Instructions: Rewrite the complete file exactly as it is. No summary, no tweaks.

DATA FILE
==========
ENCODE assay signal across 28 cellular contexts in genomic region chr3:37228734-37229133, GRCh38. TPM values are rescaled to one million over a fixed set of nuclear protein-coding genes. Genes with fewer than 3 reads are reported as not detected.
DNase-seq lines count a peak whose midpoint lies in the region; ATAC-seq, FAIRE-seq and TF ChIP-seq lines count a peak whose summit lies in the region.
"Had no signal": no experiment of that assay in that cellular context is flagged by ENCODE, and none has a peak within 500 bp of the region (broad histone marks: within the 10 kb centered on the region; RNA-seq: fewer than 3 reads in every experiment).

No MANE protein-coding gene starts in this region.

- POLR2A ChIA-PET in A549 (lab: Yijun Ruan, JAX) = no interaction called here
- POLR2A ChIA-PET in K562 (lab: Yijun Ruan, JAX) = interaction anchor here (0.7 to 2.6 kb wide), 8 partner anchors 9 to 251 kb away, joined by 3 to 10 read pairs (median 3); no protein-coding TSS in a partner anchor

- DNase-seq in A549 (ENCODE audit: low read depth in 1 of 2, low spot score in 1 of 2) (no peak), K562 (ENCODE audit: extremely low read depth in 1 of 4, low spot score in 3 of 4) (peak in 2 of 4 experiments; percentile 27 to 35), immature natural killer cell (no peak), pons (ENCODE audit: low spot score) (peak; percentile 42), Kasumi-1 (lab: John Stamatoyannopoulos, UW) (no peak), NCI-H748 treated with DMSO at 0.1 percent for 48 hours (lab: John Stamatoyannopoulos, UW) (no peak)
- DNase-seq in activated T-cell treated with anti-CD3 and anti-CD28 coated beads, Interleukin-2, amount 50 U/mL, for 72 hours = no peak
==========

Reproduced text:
ENCODE assay signal across 28 cellular contexts in genomic region chr3:37228734-37229133, GRCh38. TPM values are rescaled to one million over a fixed set of nuclear protein-coding genes. Genes with fewer than 3 reads are reported as not detected.
DNase-seq lines count a peak whose midpoint lies in the region; ATAC-seq, FAIRE-seq and TF ChIP-seq lines count a peak whose summit lies in the region.
"Had no signal": no experiment of that assay in that cellular context is flagged by ENCODE, and none has a peak within 500 bp of the region (broad histone marks: within the 10 kb centered on the region; RNA-seq: fewer than 3 reads in every experiment).

No MANE protein-coding gene starts in this region.

- POLR2A ChIA-PET in A549 (lab: Yijun Ruan, JAX) = no interaction called here
- POLR2A ChIA-PET in K562 (lab: Yijun Ruan, JAX) = interaction anchor here (0.7 to 2.6 kb wide), 8 partner anchors 9 to 251 kb away, joined by 3 to 10 read pairs (median 3); no protein-coding TSS in a partner anchor

- DNase-seq in A549 (ENCODE audit: low read depth in 1 of 2, low spot score in 1 of 2) (no peak), K562 (ENCODE audit: extremely low read depth in 1 of 4, low spot score in 3 of 4) (peak in 2 of 4 experiments; percentile 27 to 35), immature natural killer cell (no peak), pons (ENCODE audit: low spot score) (peak; percentile 42), Kasumi-1 (lab: John Stamatoyannopoulos, UW) (no peak), NCI-H748 treated with DMSO at 0.1 percent for 48 hours (lab: John Stamatoyannopoulos, UW) (no peak)
- DNase-seq in activated T-cell treated with anti-CD3 and anti-CD28 coated beads, Interleukin-2, amount 50 U/mL, for 72 hours = no peak